Q: Can I send messages to functions whose
windows don't have focus?
Programs can call grid functions and callback functions without regard to keyboard or mouse focus. Everything works the same with or without focus. The only thing focus does is route keyboard input to the focus window. Your program can set the keyboard focus to a particular grid by sending the grid a #SetKeyboardFocus message.
Q: Messages sent with Windows API function SendMessage() disappear. Why?
Windows messages are not the same as GraphicsDesigner or GuiDesigner messages. They have different names, different values, and different arguments. They are utterly and totally incompatible. But that's not all by a long shot !!!!!!!!
Any name similarities between Windows and GraphicsDesigner are coincidence! A Windows window handle is not a GraphicsDesigner window or grid number. A Windows window procedure is not a GuiDesigner window or grid function.
Windows API function SendMessage() is totally incompatible with XgrSendMessage() or XuiSendMessage() . SendMessage() calls a Windows "window procedure". This window procedure is not the same as any GraphicsDesigner window function or grid function.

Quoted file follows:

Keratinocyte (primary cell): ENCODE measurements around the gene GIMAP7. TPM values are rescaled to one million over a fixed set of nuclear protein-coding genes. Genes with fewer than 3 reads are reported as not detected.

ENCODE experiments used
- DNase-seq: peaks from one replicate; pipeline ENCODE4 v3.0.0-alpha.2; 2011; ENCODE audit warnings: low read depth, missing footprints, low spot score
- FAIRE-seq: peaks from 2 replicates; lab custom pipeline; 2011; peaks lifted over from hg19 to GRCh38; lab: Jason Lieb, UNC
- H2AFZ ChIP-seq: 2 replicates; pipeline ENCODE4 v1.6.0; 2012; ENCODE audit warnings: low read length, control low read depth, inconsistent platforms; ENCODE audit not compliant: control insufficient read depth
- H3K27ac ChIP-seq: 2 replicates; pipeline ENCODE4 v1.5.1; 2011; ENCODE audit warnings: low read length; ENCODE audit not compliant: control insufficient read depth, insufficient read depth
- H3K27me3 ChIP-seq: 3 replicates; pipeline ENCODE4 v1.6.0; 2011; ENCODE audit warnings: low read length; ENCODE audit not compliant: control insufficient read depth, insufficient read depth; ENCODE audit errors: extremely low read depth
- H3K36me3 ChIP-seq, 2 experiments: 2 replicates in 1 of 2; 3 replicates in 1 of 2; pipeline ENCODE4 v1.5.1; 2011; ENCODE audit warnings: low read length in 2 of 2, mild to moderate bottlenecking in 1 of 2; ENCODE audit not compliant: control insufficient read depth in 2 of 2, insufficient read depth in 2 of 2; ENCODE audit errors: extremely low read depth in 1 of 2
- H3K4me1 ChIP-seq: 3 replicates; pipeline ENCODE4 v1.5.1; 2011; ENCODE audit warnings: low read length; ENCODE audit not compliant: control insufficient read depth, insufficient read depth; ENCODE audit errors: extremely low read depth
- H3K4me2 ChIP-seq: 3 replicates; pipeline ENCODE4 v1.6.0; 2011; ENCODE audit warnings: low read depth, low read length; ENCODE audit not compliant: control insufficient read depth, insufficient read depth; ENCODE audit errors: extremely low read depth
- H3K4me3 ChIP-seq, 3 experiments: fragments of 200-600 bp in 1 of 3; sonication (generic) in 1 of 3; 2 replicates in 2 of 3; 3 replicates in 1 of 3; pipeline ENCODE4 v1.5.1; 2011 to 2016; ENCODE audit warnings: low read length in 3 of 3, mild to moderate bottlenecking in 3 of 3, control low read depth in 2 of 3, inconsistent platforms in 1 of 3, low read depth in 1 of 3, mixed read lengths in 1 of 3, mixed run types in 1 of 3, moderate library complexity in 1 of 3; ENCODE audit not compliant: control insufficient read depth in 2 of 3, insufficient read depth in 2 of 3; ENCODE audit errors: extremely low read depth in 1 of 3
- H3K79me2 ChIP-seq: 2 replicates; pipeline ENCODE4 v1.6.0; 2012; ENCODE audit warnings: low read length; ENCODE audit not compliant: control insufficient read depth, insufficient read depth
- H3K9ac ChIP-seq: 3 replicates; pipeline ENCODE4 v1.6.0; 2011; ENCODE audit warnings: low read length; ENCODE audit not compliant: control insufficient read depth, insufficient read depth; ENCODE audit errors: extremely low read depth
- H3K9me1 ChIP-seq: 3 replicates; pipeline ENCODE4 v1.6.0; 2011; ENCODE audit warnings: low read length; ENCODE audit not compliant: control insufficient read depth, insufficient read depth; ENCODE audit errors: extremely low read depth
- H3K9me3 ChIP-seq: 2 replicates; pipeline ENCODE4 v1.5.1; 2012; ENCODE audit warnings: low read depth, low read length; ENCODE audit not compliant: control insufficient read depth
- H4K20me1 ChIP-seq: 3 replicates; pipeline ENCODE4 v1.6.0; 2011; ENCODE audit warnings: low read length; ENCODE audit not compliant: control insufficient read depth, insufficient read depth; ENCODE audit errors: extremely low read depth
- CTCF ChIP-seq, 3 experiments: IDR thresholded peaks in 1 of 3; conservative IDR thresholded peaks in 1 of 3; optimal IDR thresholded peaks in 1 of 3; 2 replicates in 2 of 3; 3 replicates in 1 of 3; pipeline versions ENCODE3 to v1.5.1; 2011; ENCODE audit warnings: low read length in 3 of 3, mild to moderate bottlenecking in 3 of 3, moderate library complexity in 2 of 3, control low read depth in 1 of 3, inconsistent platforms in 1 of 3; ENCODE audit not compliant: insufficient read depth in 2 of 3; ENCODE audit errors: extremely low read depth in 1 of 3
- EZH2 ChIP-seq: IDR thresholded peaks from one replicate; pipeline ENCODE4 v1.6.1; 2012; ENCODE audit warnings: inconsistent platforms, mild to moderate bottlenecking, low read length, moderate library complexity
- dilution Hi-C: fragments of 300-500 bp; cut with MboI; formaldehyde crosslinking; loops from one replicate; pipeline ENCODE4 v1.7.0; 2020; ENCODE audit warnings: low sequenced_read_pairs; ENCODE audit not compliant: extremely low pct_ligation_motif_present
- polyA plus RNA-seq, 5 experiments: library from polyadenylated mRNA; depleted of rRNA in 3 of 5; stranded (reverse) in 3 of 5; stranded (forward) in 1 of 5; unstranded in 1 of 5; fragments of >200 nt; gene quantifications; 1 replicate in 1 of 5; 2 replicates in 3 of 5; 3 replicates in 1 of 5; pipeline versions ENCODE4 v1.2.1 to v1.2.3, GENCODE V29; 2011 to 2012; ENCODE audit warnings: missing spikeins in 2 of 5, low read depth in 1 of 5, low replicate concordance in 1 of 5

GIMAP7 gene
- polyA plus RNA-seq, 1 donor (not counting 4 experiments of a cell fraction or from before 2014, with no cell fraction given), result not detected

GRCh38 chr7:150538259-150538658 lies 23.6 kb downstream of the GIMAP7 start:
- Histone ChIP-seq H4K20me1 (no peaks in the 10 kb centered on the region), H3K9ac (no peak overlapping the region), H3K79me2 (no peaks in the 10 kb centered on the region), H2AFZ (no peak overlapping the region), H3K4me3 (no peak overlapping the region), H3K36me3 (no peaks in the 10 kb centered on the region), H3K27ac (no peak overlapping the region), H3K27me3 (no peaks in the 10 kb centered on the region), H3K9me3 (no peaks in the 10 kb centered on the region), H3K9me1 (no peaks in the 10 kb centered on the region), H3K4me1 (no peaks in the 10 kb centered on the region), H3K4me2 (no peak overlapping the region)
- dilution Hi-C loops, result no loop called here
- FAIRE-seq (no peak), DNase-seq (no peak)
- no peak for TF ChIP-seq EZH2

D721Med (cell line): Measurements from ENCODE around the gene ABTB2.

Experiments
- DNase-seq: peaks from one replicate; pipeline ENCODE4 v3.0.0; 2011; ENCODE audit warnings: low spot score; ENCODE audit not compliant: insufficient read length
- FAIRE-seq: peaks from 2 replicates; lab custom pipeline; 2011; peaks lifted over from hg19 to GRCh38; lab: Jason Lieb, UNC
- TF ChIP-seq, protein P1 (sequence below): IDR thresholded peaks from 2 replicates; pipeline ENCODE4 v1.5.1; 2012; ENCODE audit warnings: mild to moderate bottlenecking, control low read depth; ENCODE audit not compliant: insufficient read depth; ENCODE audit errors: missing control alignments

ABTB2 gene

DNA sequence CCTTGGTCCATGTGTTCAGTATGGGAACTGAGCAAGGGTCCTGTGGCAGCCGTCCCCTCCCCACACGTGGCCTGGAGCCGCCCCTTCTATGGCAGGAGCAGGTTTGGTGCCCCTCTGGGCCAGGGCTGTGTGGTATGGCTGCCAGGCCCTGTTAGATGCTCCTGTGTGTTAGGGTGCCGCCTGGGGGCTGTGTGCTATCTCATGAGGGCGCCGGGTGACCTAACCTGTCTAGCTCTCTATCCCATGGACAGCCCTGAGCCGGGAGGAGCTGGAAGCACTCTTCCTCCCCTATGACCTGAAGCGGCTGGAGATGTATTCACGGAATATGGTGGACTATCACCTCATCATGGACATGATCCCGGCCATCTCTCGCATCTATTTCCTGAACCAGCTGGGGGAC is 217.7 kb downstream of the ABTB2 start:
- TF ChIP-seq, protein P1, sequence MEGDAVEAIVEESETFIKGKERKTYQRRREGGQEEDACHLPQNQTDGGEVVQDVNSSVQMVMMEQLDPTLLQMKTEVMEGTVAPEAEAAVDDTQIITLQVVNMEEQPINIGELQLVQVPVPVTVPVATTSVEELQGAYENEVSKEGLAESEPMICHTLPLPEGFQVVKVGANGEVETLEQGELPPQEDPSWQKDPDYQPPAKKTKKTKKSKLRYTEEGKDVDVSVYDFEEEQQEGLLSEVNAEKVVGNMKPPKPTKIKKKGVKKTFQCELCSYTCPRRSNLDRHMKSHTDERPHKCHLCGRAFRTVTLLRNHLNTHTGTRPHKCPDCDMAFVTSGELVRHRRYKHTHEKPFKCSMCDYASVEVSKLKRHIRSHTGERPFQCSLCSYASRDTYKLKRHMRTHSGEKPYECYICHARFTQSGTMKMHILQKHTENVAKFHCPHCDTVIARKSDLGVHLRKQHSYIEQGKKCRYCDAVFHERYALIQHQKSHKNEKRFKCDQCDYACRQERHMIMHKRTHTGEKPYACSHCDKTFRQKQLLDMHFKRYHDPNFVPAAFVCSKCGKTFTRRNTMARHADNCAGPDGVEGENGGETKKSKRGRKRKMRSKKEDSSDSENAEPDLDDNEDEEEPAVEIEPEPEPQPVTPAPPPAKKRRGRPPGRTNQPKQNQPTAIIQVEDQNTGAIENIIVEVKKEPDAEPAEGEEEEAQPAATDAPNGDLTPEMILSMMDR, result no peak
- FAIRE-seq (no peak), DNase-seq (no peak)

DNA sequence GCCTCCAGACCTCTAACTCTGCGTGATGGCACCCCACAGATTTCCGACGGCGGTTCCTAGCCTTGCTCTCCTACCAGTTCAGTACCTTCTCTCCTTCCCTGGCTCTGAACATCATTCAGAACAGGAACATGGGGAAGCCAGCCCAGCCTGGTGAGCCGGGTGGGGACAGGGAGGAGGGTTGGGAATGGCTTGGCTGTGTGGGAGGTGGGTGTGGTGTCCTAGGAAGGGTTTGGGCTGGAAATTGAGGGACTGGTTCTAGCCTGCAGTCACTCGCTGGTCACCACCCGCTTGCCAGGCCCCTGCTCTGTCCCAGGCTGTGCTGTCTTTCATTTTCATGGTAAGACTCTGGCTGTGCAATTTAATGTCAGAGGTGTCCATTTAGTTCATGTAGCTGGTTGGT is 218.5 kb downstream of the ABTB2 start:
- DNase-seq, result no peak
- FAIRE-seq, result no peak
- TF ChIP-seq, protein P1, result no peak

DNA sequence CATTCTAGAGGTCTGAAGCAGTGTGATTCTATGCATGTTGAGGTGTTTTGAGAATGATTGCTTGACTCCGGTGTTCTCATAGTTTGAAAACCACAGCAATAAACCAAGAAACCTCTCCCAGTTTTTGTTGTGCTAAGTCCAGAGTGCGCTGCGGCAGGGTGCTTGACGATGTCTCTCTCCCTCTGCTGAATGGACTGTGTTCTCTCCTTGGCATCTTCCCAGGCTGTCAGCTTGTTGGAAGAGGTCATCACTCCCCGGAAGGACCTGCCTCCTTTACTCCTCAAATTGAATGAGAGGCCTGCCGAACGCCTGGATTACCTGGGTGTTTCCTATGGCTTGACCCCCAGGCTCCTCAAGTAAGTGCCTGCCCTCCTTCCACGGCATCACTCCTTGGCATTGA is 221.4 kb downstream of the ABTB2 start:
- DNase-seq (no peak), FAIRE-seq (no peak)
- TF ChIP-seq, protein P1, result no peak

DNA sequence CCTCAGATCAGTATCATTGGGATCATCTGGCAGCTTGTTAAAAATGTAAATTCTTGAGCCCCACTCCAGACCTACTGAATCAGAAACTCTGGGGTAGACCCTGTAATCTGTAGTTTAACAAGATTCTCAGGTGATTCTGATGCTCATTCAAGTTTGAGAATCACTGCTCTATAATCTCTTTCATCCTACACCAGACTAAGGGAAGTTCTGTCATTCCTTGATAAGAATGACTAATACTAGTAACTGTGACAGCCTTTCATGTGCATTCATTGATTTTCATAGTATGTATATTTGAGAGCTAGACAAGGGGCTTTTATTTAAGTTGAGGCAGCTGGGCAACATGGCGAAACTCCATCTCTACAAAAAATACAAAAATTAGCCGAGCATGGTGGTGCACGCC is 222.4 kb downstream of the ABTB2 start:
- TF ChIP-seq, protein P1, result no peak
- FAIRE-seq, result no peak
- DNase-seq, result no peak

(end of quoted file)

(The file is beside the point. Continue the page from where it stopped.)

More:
The Windows message queue is not the GraphicsDesigner message queue !!! These message queues are completely independent, separate, and different. GraphicsDesigner processes some of the messages from the Windows message queue, and discards the rest. Sometimes GraphicsDesigner adds one of its own messages to its own message queue as a result of a Windows message, but your program never, ever sees or deals with the Windows messages. Programs should never call SendMessage() to deal with a GraphicsDesigner window or grid.
Q: Why does SPACE$(1) create a different width space with different fonts?
SPACE$(n) creates a string containing n space characters. When strings are displayed by a GuiDesigner grid, the character width of every character, including the space character is determined by the font - by typeface, size, boldness, italic. In monospace typefaces, the width of the space character is the same as the width of all other characters in the same font. In proportional typefaces, the width of every character varies by design, so no characters, including the space character, is necessarily the same width as any other character. In addition, when proportionally spaced text is "full justified", meaning a straight left and right margin, the apparent width of space characters is varied to flush the margins.